7 Reasons Why No One Is Moving To Ohio

Ohio is a state in the Midwest region of the United States, with a population of about 11.8 million people. It is known for its diverse landscape, rich history, and industrial economy. However, Ohio is also facing some serious challenges that make it less attractive for people to move to or stay in. Here are seven reasons why no one is moving to Ohio:

1. High Taxes

Ohio has one of the highest tax burdens in the country, ranking 7th among the 50 states in terms of state and local taxes as a percentage of income. Ohioans pay an average of 10.7% of their income in taxes, compared to the national average of 9.9%. This includes income tax, sales tax, property tax, and other taxes. Ohio’s income tax system is also complex and progressive, with nine tax brackets ranging from 0% to 4.797%.

2. Poor Economy

Ohio’s economy has been struggling for decades, as it lost many manufacturing jobs to automation, outsourcing, and competition from other states and countries. Ohio’s GDP growth rate was only 1.4% in 2019, below the national average of 2.3%. Ohio’s unemployment rate was 5.5% in November 2020, higher than the national average of 6.7%. Ohio’s median household income was $58,642 in 2019, lower than the national average of $65,712.

3. Bad Weather

Ohio has a continental climate, with hot and humid summers and cold and snowy winters. Ohio experiences four distinct seasons, but they are often unpredictable and extreme. Ohioans have to deal with tornadoes, thunderstorms, floods, blizzards, and ice storms throughout the year. Ohio’s average annual temperature is 50.7°F, which is lower than the national average of 52.7°F. Ohio’s average annual precipitation is 39.1 inches, which is higher than the national average of 30.2 inches.

4. Low Quality of Life

Ohio ranks low in many indicators of quality of life, such as health, education, environment, and safety. Ohio ranks 40th among the 50 states in terms of overall health, according to the United Health Foundation. Ohio has high rates of obesity, smoking, diabetes, cancer, and infant mortality. Ohio ranks 31st among the 50 states in terms of education, according to the U.S. News & World Report. Ohio has low scores in student achievement, college readiness, and graduation rates. Ohio ranks 41st among the 50 states in terms of environment, according to the U.S. News & World Report. Ohio has poor air and water quality, high levels of pollution, and limited access to natural resources. Ohio ranks 36th among the 50 states in terms of safety, according to the U.S. News & World Report. Ohio has high rates of violent crime, property crime, and incarceration.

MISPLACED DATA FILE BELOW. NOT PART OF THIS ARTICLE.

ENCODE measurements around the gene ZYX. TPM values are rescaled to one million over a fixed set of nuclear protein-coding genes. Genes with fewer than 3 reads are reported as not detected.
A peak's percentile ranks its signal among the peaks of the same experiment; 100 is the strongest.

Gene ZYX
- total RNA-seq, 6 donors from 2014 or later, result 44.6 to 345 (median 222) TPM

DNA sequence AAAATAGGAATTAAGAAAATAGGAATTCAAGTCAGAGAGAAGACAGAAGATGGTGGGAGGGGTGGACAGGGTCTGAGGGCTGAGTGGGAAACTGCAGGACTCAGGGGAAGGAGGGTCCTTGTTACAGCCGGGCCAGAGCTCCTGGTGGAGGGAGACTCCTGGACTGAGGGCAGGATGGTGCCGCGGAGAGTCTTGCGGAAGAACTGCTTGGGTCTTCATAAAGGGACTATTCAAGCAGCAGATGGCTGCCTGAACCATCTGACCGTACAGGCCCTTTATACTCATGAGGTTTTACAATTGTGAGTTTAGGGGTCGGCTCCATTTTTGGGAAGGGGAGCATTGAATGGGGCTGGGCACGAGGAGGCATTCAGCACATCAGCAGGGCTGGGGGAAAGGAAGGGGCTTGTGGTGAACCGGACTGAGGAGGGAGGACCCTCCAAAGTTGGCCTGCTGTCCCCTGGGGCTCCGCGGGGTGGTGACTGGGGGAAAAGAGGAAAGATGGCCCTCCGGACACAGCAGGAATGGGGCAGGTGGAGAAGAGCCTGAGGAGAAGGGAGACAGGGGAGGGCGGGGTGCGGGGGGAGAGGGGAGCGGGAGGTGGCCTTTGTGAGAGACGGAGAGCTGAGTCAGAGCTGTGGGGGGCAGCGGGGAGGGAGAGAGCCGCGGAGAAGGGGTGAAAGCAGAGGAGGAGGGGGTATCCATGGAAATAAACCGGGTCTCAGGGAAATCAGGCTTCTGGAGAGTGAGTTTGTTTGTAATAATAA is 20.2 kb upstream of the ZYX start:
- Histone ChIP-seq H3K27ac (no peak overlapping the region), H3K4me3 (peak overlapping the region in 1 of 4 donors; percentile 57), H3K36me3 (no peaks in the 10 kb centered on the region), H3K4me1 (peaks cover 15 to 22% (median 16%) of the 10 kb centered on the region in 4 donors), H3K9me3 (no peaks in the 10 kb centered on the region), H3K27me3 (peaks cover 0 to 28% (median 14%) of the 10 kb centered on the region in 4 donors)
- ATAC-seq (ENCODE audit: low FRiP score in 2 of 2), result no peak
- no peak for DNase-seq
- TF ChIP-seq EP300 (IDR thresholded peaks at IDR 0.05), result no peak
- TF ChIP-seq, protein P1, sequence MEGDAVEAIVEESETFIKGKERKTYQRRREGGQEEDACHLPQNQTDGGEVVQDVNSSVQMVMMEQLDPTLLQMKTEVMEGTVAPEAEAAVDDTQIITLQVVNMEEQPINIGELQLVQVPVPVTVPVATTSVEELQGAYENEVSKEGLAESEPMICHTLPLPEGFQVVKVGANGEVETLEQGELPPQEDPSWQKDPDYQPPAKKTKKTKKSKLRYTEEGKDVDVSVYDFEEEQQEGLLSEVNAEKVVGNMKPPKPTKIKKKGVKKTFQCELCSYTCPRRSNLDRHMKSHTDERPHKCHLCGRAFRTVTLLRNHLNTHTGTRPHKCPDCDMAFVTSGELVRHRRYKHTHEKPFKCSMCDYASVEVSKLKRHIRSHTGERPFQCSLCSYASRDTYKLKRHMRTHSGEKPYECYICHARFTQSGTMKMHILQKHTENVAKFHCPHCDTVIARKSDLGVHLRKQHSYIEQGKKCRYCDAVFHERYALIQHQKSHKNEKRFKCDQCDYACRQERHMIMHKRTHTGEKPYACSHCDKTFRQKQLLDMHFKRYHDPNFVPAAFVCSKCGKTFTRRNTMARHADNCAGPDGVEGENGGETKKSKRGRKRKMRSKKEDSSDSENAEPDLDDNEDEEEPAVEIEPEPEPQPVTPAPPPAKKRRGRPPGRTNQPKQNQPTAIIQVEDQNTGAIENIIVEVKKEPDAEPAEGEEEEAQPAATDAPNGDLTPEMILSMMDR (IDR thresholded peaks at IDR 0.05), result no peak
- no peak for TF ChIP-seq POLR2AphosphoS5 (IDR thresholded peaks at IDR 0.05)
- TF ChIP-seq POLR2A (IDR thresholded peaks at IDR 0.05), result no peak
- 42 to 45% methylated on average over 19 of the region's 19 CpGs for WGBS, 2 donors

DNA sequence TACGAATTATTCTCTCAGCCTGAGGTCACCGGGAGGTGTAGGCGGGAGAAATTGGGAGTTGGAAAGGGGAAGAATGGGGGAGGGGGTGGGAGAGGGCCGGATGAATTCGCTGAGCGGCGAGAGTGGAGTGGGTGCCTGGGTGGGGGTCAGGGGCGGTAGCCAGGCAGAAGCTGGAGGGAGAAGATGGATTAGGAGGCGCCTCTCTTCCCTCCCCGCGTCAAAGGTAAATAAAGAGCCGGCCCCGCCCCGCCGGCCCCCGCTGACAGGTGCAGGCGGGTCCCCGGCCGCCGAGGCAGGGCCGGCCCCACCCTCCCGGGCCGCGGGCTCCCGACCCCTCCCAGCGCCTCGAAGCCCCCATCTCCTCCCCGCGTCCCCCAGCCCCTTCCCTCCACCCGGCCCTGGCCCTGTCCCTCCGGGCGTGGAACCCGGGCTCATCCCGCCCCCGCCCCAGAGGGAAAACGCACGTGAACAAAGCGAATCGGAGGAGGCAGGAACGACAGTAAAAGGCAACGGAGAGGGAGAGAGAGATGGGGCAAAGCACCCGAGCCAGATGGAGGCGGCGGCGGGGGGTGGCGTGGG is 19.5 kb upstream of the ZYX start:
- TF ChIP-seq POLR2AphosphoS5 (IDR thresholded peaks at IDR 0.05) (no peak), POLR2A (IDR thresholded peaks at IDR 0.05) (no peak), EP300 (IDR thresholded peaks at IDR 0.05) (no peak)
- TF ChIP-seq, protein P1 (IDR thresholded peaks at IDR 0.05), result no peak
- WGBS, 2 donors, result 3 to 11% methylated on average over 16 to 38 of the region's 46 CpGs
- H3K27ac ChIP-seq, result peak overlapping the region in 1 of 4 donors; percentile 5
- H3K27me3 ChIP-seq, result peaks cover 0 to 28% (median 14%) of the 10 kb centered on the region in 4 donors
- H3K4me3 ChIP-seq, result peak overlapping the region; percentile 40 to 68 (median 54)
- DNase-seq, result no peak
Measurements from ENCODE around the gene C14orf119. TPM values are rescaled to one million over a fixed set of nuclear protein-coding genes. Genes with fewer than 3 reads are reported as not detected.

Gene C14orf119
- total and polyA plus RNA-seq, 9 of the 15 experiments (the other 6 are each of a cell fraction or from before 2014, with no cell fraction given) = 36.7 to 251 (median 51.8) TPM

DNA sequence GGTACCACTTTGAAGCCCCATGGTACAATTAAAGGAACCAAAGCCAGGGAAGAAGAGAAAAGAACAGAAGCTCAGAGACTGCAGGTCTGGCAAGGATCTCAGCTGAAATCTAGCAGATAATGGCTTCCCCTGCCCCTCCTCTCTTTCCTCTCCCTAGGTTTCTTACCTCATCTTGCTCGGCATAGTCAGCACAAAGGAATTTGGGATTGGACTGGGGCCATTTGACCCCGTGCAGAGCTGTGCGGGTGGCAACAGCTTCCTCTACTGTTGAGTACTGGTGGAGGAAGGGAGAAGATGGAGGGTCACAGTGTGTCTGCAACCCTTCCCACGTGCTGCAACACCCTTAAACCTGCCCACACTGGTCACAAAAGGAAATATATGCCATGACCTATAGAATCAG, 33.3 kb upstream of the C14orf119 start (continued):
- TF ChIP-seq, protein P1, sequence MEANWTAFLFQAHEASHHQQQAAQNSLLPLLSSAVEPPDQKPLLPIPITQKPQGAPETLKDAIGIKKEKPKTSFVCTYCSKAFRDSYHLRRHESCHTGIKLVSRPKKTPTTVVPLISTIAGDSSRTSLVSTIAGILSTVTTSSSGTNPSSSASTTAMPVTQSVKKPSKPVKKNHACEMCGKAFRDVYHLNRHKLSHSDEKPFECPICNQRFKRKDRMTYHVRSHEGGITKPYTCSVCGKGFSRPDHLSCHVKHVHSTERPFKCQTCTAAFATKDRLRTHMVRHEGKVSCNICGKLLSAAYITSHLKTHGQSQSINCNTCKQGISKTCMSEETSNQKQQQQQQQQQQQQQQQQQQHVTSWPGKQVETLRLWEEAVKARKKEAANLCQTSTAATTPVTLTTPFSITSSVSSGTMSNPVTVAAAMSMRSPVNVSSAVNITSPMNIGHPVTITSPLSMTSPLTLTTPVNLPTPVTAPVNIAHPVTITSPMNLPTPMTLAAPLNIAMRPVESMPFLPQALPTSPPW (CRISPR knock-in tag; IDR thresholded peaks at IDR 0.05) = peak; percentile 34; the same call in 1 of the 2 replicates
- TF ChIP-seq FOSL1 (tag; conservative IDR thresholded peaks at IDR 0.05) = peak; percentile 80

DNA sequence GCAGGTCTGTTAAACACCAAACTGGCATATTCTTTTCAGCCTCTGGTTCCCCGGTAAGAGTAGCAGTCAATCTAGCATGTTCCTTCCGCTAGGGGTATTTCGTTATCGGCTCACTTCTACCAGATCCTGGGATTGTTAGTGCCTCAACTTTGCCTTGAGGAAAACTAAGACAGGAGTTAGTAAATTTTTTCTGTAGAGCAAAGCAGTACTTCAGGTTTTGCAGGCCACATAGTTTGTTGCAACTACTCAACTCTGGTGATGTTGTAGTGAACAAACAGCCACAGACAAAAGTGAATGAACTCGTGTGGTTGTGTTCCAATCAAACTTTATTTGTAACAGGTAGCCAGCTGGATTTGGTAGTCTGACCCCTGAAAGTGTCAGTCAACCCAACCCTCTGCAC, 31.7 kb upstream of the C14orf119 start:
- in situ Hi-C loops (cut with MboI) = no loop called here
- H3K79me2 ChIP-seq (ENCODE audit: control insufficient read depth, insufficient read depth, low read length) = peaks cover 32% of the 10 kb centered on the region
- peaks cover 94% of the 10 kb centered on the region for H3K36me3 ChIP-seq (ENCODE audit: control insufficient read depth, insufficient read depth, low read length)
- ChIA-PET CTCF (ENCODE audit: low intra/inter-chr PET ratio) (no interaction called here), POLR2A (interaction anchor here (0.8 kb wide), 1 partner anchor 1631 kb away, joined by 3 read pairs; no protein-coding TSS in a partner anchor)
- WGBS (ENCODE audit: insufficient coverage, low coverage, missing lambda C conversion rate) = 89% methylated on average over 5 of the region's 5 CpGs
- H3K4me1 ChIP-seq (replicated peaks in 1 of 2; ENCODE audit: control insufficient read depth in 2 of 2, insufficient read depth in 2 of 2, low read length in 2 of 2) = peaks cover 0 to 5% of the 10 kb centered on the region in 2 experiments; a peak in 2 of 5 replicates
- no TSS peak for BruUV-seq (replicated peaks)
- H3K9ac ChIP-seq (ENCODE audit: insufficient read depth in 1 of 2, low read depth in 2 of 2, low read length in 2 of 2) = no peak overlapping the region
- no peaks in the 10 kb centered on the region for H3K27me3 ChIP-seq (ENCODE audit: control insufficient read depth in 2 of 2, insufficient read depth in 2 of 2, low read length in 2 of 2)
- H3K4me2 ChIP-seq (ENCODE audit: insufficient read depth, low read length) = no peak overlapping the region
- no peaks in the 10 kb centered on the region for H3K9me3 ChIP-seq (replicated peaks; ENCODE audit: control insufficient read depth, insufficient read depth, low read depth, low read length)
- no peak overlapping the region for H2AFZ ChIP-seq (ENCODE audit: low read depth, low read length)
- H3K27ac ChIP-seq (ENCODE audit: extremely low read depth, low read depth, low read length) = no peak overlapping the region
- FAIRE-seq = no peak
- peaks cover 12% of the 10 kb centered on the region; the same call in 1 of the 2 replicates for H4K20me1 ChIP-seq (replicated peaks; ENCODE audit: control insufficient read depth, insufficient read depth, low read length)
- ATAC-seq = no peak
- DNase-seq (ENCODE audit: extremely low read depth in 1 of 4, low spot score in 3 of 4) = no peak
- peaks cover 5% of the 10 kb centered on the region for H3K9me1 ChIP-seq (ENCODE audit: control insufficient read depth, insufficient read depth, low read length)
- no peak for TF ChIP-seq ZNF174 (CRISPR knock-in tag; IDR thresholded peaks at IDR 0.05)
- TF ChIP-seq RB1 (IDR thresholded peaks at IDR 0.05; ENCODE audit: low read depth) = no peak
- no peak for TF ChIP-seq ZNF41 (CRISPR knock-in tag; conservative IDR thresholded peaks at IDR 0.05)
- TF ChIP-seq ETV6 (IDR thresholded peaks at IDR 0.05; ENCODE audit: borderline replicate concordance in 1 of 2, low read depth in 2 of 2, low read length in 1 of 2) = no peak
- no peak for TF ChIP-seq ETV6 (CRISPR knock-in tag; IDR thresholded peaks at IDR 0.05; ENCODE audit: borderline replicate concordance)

5. Lack of Diversity

Ohio is a predominantly white state, with 81.9% of its population identifying as white alone, compared to the national average of 76.3%. Ohio has a low percentage of racial and ethnic minorities, such as African Americans (13.1%), Hispanics (4.1%), Asians (2.5%), and Native Americans (0.2%). Ohio also has a low percentage of foreign-born residents, with only 4.6% of its population born outside the U.S., compared to the national average of 13.7%. Ohio’s lack of diversity may limit its cultural, social, and economic opportunities and perspectives.

6. Boring Lifestyle

Ohio is often considered a boring state, with not much to offer in terms of entertainment, recreation, and culture. Ohio has few major attractions, such as amusement parks, museums, theaters, or sports teams. Ohio’s largest city, Columbus, ranks 32nd among the 50 most populous U.S. cities in terms of fun, according to WalletHub. Ohio’s other major cities, such as Cleveland, Cincinnati, and Toledo, rank even lower. Ohio’s rural areas are also dull and isolated, with little to do or see.

7. Negative Reputation

Ohio has a negative reputation among many Americans, who view it as a backward, boring, and depressing state. Ohio is often the butt of jokes, stereotypes, and insults, especially from its neighboring states. Ohio is also associated with political corruption, racial tension, and social problems. Ohio’s image is not helped by its frequent involvement in controversial and divisive national issues, such as presidential elections, abortion rights, and gun control.

Conclusion

Ohio is a state that has many challenges and drawbacks that make it unappealing for people to move to or stay in. Ohio has high taxes, poor economy, bad weather, low quality of life, lack of diversity, boring lifestyle, and negative reputation. These factors may explain why Ohio’s population growth rate is only 0.6%, below the national average of 6.3%. Ohio may need to make some significant changes and improvements to attract and retain more people in the future.

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